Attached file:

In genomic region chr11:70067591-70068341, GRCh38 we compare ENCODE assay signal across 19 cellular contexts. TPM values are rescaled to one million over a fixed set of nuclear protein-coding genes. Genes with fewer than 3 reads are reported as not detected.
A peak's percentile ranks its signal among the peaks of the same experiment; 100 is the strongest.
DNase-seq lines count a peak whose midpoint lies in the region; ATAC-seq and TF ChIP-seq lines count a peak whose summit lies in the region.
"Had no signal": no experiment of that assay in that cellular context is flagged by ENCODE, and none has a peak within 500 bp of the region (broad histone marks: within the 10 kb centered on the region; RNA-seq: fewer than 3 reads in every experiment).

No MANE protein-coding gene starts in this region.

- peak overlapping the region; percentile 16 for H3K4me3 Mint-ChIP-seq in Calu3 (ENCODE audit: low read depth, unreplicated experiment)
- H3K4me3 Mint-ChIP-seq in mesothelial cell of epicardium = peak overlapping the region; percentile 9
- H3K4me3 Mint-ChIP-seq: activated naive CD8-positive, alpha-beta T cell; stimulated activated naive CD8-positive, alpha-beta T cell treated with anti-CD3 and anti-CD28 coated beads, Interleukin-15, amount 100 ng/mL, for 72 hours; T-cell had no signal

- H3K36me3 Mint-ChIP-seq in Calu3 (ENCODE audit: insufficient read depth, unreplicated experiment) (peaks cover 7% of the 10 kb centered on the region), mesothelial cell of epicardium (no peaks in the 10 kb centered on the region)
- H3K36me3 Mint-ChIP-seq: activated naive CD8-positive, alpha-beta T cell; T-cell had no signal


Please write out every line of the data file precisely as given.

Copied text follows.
In genomic region chr11:70067591-70068341, GRCh38 we compare ENCODE assay signal across 19 cellular contexts. TPM values are rescaled to one million over a fixed set of nuclear protein-coding genes. Genes with fewer than 3 reads are reported as not detected.
A peak's percentile ranks its signal among the peaks of the same experiment; 100 is the strongest.
DNase-seq lines count a peak whose midpoint lies in the region; ATAC-seq and TF ChIP-seq lines count a peak whose summit lies in the region.
"Had no signal": no experiment of that assay in that cellular context is flagged by ENCODE, and none has a peak within 500 bp of the region (broad histone marks: within the 10 kb centered on the region; RNA-seq: fewer than 3 reads in every experiment).

No MANE protein-coding gene starts in this region.

- peak overlapping the region; percentile 16 for H3K4me3 Mint-ChIP-seq in Calu3 (ENCODE audit: low read depth, unreplicated experiment)
- H3K4me3 Mint-ChIP-seq in mesothelial cell of epicardium = peak overlapping the region; percentile 9
- H3K4me3 Mint-ChIP-seq: activated naive CD8-positive, alpha-beta T cell; stimulated activated naive CD8-positive, alpha-beta T cell treated with anti-CD3 and anti-CD28 coated beads, Interleukin-15, amount 100 ng/mL, for 72 hours; T-cell had no signal

- H3K36me3 Mint-ChIP-seq in Calu3 (ENCODE audit: insufficient read depth, unreplicated experiment) (peaks cover 7% of the 10 kb centered on the region), mesothelial cell of epicardium (no peaks in the 10 kb centered on the region)
- H3K36me3 Mint-ChIP-seq: activated naive CD8-positive, alpha-beta T cell; T-cell had no signal